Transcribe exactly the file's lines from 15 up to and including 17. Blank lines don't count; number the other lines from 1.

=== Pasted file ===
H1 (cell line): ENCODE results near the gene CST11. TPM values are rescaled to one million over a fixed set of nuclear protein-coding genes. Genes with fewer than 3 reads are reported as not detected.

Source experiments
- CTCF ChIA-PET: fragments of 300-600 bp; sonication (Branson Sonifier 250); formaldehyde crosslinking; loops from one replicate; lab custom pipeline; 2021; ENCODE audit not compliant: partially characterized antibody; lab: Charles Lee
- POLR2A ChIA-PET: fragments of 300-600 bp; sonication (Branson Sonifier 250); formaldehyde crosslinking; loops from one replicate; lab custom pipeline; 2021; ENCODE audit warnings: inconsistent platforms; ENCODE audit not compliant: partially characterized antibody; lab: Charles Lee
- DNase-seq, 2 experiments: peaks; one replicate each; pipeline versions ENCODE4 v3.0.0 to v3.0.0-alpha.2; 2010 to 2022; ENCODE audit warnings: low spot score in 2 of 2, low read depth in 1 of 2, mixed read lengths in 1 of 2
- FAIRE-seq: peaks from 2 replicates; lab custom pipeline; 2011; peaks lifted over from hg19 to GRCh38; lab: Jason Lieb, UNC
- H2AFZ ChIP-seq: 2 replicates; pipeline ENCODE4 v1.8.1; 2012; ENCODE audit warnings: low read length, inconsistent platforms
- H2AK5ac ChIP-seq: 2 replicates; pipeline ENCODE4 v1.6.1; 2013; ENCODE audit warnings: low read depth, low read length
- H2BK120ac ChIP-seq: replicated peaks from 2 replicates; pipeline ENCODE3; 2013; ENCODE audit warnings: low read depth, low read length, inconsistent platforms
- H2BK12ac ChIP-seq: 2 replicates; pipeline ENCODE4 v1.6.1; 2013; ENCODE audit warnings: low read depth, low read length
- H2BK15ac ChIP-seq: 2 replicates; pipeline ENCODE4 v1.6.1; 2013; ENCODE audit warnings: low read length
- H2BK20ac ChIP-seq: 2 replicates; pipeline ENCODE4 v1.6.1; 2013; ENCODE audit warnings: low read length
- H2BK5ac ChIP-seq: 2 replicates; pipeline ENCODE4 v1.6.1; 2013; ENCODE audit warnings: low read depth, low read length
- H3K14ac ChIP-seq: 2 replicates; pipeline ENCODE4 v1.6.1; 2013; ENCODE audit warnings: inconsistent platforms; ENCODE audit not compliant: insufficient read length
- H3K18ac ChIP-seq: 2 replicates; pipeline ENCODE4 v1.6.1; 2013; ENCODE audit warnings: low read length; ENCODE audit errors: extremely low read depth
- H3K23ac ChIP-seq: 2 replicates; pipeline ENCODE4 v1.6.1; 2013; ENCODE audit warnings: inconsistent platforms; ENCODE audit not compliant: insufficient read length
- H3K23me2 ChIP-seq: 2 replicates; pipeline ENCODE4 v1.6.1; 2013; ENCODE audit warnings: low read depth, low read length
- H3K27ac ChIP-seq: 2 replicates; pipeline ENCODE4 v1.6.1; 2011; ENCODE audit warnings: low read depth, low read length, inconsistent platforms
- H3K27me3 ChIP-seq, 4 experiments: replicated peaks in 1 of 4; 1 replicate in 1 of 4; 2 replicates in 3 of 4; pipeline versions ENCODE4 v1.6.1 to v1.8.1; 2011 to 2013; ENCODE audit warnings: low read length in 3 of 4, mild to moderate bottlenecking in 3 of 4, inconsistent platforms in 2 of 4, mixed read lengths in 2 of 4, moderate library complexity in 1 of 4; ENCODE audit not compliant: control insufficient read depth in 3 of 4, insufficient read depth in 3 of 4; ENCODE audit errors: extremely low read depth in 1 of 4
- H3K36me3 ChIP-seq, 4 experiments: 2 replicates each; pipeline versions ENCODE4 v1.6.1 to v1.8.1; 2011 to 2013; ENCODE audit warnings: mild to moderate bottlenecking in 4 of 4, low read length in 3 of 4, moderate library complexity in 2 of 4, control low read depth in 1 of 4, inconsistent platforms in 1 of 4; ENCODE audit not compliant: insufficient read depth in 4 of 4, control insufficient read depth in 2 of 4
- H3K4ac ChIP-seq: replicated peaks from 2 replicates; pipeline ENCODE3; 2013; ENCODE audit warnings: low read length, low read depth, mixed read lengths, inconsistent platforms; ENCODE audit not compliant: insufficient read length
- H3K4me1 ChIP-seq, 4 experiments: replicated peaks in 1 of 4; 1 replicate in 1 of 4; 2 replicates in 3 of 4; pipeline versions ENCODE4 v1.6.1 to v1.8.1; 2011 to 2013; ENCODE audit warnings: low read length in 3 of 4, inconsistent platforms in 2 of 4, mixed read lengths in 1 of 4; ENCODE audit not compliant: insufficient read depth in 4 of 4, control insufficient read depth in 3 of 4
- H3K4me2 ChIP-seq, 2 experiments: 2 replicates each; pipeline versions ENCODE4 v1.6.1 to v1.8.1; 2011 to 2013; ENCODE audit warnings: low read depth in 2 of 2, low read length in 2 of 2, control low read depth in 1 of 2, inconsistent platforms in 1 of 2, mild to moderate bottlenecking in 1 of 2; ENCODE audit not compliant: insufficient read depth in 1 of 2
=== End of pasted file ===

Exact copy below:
- H3K18ac ChIP-seq: 2 replicates; pipeline ENCODE4 v1.6.1; 2013; ENCODE audit warnings: low read length; ENCODE audit errors: extremely low read depth
- H3K23ac ChIP-seq: 2 replicates; pipeline ENCODE4 v1.6.1; 2013; ENCODE audit warnings: inconsistent platforms; ENCODE audit not compliant: insufficient read length
- H3K23me2 ChIP-seq: 2 replicates; pipeline ENCODE4 v1.6.1; 2013; ENCODE audit warnings: low read depth, low read length